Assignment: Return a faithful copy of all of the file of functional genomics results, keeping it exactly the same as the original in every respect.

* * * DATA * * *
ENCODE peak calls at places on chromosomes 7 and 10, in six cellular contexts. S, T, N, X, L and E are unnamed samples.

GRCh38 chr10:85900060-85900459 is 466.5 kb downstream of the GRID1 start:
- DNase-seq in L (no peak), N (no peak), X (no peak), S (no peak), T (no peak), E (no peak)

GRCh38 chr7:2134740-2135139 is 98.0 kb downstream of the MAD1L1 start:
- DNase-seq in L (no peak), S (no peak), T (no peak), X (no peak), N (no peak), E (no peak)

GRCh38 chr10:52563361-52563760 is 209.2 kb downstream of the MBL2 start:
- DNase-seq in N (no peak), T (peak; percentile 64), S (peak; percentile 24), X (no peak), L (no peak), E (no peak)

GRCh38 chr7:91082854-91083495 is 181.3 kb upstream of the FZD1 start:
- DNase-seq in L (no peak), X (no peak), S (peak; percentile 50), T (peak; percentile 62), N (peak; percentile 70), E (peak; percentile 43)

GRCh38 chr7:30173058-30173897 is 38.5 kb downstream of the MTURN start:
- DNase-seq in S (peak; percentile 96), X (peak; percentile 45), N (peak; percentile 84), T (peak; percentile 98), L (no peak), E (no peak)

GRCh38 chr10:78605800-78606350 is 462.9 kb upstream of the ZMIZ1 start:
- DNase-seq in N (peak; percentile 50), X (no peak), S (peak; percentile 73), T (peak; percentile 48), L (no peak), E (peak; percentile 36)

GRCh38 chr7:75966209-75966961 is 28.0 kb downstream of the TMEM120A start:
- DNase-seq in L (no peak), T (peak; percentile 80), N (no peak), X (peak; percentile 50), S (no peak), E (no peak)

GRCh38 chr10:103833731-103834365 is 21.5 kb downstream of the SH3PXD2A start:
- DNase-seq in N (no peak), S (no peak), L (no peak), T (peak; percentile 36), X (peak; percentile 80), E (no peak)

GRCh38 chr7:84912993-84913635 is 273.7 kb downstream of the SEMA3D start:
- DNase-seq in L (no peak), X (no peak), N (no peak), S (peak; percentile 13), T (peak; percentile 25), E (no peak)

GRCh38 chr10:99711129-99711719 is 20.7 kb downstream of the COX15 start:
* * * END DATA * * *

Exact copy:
ENCODE peak calls at places on chromosomes 7 and 10, in six cellular contexts. S, T, N, X, L and E are unnamed samples.

GRCh38 chr10:85900060-85900459 is 466.5 kb downstream of the GRID1 start:
- DNase-seq in L (no peak), N (no peak), X (no peak), S (no peak), T (no peak), E (no peak)

GRCh38 chr7:2134740-2135139 is 98.0 kb downstream of the MAD1L1 start:
- DNase-seq in L (no peak), S (no peak), T (no peak), X (no peak), N (no peak), E (no peak)

GRCh38 chr10:52563361-52563760 is 209.2 kb downstream of the MBL2 start:
- DNase-seq in N (no peak), T (peak; percentile 64), S (peak; percentile 24), X (no peak), L (no peak), E (no peak)

GRCh38 chr7:91082854-91083495 is 181.3 kb upstream of the FZD1 start:
- DNase-seq in L (no peak), X (no peak), S (peak; percentile 50), T (peak; percentile 62), N (peak; percentile 70), E (peak; percentile 43)

GRCh38 chr7:30173058-30173897 is 38.5 kb downstream of the MTURN start:
- DNase-seq in S (peak; percentile 96), X (peak; percentile 45), N (peak; percentile 84), T (peak; percentile 98), L (no peak), E (no peak)

GRCh38 chr10:78605800-78606350 is 462.9 kb upstream of the ZMIZ1 start:
- DNase-seq in N (peak; percentile 50), X (no peak), S (peak; percentile 73), T (peak; percentile 48), L (no peak), E (peak; percentile 36)

GRCh38 chr7:75966209-75966961 is 28.0 kb downstream of the TMEM120A start:
- DNase-seq in L (no peak), T (peak; percentile 80), N (no peak), X (peak; percentile 50), S (no peak), E (no peak)

GRCh38 chr10:103833731-103834365 is 21.5 kb downstream of the SH3PXD2A start:
- DNase-seq in N (no peak), S (no peak), L (no peak), T (peak; percentile 36), X (peak; percentile 80), E (no peak)

GRCh38 chr7:84912993-84913635 is 273.7 kb downstream of the SEMA3D start:
- DNase-seq in L (no peak), X (no peak), N (no peak), S (peak; percentile 13), T (peak; percentile 25), E (no peak)

GRCh38 chr10:99711129-99711719 is 20.7 kb downstream of the COX15 start: